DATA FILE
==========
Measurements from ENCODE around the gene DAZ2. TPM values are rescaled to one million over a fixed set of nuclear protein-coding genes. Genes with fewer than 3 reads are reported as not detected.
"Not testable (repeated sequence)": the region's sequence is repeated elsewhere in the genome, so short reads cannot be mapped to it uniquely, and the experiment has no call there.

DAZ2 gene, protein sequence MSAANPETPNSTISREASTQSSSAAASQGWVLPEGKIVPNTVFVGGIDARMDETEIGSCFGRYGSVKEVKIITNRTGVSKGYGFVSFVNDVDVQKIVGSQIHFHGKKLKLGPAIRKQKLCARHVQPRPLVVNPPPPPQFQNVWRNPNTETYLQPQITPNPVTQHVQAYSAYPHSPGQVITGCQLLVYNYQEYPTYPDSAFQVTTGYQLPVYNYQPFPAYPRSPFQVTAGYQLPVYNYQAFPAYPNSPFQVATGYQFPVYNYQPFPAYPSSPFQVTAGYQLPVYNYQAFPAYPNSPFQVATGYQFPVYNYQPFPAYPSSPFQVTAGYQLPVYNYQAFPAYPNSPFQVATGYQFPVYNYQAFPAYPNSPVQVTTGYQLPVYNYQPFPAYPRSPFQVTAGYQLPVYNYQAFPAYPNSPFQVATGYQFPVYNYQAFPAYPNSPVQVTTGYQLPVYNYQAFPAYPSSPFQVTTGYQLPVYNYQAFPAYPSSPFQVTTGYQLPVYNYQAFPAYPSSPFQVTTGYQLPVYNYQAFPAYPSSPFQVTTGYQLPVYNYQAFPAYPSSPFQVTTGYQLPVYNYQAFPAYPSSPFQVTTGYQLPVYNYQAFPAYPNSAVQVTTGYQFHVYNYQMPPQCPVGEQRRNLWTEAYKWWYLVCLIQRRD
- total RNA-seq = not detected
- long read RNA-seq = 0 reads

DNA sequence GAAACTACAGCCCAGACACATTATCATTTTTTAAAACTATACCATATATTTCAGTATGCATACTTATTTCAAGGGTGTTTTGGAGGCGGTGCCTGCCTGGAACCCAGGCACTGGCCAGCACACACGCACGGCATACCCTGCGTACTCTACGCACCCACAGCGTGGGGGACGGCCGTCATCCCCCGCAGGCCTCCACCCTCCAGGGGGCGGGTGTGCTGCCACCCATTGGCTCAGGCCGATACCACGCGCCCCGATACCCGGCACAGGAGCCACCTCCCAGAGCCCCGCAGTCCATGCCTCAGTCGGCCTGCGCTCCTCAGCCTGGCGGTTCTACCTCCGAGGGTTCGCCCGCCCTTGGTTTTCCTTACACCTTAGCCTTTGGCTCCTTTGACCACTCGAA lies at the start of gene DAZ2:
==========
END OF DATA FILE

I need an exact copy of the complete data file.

Measurements from ENCODE around the gene DAZ2. TPM values are rescaled to one million over a fixed set of nuclear protein-coding genes. Genes with fewer than 3 reads are reported as not detected.
"Not testable (repeated sequence)": the region's sequence is repeated elsewhere in the genome, so short reads cannot be mapped to it uniquely, and the experiment has no call there.

DAZ2 gene, protein sequence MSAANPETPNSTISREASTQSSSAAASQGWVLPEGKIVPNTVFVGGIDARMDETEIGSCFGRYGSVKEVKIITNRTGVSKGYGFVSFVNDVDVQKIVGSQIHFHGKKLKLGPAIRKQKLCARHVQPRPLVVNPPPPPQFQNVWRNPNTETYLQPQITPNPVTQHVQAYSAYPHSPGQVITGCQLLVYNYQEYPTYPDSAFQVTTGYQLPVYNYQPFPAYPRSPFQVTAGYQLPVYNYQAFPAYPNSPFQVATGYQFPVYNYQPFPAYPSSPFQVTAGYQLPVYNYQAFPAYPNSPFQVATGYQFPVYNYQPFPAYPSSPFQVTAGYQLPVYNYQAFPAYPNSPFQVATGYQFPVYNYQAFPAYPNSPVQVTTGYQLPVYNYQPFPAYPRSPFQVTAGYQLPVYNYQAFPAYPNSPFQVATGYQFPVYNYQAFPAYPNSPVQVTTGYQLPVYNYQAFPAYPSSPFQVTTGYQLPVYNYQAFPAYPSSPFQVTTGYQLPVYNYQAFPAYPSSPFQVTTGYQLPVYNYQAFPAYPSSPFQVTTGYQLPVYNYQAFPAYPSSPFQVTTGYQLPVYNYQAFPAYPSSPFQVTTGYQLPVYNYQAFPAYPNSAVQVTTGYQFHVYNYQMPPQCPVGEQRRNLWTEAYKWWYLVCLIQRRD
- total RNA-seq = not detected
- long read RNA-seq = 0 reads

DNA sequence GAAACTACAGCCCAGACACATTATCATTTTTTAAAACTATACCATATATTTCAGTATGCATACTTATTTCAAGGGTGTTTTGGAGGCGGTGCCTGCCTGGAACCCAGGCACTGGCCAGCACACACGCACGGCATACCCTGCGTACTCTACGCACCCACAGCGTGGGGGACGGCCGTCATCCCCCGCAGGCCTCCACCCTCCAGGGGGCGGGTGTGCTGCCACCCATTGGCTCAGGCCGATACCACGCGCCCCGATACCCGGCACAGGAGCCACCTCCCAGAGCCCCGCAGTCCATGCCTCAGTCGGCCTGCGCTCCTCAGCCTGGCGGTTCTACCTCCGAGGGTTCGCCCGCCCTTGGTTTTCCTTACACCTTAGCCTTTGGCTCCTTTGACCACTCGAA lies at the start of gene DAZ2: